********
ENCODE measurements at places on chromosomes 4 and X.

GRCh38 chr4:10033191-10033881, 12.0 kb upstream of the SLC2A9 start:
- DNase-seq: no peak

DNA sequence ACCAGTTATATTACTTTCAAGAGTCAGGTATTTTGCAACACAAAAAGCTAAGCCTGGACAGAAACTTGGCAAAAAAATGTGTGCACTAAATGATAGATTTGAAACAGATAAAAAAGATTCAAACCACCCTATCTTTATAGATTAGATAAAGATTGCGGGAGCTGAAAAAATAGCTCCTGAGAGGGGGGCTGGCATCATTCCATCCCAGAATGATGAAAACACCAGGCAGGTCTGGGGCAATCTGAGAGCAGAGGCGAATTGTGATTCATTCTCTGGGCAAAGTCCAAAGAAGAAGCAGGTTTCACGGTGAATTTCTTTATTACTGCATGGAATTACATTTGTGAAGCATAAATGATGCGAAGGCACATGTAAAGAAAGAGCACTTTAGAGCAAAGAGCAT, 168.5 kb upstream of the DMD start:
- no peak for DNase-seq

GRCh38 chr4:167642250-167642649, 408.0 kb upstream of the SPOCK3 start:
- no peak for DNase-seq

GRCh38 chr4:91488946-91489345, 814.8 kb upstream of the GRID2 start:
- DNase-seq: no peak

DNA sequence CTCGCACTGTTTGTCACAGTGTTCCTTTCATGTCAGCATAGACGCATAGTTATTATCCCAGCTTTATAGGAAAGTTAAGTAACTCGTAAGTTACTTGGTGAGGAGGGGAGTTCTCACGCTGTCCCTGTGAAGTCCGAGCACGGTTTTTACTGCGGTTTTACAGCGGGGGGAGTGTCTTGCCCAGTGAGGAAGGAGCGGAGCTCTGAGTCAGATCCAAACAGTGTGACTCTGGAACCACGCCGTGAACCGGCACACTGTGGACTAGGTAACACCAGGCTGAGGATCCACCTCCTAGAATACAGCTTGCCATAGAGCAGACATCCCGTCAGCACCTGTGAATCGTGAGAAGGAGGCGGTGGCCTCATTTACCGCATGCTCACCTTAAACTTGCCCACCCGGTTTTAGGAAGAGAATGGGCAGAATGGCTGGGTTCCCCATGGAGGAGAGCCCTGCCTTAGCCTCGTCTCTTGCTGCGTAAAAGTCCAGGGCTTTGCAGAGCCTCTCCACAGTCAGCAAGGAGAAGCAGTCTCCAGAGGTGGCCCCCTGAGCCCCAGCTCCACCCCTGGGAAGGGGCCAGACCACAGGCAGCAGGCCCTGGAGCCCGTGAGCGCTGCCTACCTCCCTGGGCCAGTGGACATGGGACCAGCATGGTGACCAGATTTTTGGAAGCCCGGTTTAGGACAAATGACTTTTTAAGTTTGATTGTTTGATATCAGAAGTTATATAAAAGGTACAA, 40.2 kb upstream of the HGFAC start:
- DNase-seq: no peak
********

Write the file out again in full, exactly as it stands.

ENCODE measurements at places on chromosomes 4 and X.

GRCh38 chr4:10033191-10033881, 12.0 kb upstream of the SLC2A9 start:
- DNase-seq: no peak

DNA sequence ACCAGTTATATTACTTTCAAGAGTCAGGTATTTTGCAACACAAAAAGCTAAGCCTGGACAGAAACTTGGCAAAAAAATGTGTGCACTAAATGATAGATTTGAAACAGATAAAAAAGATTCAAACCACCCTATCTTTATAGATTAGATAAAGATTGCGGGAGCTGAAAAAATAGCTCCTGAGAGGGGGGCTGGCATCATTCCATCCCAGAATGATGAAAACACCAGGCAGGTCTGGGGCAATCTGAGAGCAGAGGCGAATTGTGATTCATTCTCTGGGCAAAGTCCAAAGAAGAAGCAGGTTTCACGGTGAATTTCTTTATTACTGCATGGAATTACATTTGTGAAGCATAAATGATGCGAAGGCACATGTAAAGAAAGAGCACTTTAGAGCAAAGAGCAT, 168.5 kb upstream of the DMD start:
- no peak for DNase-seq

GRCh38 chr4:167642250-167642649, 408.0 kb upstream of the SPOCK3 start:
- no peak for DNase-seq

GRCh38 chr4:91488946-91489345, 814.8 kb upstream of the GRID2 start:
- DNase-seq: no peak

DNA sequence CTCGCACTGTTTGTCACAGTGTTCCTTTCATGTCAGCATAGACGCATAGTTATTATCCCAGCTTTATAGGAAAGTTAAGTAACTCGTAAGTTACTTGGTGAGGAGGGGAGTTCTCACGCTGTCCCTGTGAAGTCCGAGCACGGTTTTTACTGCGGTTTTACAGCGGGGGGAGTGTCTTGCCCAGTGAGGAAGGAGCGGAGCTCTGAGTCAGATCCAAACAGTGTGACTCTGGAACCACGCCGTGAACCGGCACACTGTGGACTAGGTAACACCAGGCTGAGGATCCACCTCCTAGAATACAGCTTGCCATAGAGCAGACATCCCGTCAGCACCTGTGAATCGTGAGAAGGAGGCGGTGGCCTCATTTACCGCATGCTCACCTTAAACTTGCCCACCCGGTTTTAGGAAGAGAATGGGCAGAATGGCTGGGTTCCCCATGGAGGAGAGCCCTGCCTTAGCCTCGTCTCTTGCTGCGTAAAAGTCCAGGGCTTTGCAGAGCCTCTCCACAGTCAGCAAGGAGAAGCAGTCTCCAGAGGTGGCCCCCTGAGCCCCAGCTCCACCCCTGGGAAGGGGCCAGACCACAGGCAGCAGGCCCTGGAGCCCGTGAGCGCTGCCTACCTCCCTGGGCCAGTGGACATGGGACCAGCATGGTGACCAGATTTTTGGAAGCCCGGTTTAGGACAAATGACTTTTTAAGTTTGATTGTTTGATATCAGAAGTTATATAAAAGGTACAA, 40.2 kb upstream of the HGFAC start:
- DNase-seq: no peak